Sit and Go Tournament – Sit and Win!

It’s time to take it seriously! Improve your skills with a tournament with a round of Sit and Go and experience some fast-paced Poker action! Sit and Go is one of the most popular types of Poker games.

The rules are simple. The game begins when all the seats are taken. This type of Poker game is contested between six and ten players, and a game lasts between 20 and 60 minutes. The cost of entry varies from one tournament to another, but they can range from less than $1 to more than $1,000.

 

Feeling lucky?

To take part in the tournament, a player has to pay a specific buy-in amount. Just like in a cash/ring games, this amount equals the starting chips for all participants. If, for example, a table requires a $25 buy-in, then each player begins the game with $25 in chips.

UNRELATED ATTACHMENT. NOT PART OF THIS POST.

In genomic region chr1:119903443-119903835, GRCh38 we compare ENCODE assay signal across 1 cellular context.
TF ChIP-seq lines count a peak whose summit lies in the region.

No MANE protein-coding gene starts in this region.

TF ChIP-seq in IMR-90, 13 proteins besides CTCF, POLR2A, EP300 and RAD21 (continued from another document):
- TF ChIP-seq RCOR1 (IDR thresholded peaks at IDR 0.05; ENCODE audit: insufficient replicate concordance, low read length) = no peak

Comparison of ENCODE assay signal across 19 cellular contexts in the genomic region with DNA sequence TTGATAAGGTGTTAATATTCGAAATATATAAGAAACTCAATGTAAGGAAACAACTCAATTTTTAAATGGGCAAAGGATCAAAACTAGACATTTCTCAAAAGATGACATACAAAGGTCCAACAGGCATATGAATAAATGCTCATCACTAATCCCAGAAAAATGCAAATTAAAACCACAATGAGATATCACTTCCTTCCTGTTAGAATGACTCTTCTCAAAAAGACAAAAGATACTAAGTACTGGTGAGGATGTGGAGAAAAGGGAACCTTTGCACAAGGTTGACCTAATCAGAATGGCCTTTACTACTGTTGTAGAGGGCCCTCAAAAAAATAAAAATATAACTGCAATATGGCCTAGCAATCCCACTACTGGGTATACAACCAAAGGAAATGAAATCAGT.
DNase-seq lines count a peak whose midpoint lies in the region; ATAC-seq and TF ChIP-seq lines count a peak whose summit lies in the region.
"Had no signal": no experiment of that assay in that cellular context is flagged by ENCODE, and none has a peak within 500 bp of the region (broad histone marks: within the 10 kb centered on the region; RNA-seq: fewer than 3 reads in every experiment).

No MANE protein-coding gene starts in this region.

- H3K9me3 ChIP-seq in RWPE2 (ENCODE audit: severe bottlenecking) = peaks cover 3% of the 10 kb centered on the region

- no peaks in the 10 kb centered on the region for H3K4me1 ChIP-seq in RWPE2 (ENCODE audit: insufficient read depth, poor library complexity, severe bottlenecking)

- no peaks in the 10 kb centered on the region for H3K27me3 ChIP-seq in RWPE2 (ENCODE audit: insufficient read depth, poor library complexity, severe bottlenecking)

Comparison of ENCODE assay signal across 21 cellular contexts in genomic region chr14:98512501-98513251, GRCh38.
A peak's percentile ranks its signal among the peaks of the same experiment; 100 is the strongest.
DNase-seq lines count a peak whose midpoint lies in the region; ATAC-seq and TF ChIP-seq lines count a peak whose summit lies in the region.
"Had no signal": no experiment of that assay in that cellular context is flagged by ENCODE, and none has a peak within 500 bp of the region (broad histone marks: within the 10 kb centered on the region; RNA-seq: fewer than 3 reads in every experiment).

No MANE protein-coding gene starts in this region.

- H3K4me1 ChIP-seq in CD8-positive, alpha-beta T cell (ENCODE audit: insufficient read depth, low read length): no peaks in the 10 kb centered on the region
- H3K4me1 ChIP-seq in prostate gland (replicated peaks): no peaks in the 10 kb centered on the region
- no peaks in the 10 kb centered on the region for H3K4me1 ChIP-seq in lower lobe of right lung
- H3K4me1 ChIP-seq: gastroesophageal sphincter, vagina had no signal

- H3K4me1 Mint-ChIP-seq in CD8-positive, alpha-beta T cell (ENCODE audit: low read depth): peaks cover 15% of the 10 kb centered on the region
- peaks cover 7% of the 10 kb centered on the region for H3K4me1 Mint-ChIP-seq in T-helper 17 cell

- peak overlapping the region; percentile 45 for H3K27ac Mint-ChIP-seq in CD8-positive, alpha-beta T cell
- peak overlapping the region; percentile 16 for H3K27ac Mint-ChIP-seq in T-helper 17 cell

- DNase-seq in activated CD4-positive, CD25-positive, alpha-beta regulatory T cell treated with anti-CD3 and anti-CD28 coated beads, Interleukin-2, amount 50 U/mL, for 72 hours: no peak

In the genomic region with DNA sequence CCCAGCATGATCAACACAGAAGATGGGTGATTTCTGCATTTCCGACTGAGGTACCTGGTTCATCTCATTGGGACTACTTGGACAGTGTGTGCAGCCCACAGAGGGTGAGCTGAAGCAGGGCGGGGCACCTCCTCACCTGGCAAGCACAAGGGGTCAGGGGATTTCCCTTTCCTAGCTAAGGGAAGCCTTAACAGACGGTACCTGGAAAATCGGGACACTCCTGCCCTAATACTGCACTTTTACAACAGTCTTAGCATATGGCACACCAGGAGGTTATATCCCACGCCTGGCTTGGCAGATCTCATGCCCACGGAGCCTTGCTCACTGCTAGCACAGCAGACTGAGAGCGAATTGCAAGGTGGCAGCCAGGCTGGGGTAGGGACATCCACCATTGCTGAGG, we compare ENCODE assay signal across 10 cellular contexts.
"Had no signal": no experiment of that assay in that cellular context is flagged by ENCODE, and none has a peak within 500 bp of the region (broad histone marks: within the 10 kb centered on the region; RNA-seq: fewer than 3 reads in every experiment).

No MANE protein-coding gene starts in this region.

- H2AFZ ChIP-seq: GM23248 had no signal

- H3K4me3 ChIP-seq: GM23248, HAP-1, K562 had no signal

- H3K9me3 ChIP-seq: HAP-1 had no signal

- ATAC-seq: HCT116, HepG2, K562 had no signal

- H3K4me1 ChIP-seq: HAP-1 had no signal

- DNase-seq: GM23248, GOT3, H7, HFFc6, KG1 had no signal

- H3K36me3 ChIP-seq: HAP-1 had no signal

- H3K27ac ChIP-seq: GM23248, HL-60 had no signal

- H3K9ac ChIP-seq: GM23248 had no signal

The Poker game is over when only one player remains. At this point, the tournament is over and those who finished will receive their payout. There are no re-buys in these games; when your stack of chips has been depleted, you’re eliminated from the contest (known as a “freezeout tournament”).

The top three players usually receive a cash prize, although this is sometimes reduced by two in smaller games. For example, in a game where 10 players contributed with $20 each, the prize breakdown might look something like this: $150 to first place, $60 to second place, and $40 to third place.

 

Tips for the unlucky ones

Even from the beginning, it’s wise to adopt a conservative strategy. You’re supposed to avoid big chip confrontations whenever possible, and only begin playing aggressively when you have a winning hand.

During the middle stages of a sit n go, it’s recommended that you adopt a more aggressive strategy to put pressure on your opponents. Don’t be afraid to go after small pots, re-raise, go all-in, and steal blinds.

If you have the misfortune of being short-stacked when only four players remain, it’s recommended to look for an opportunity to go all-in. You’re likely to get called because of your smaller chip count, so wait until you have a hand that’s well-suited for a showdown.

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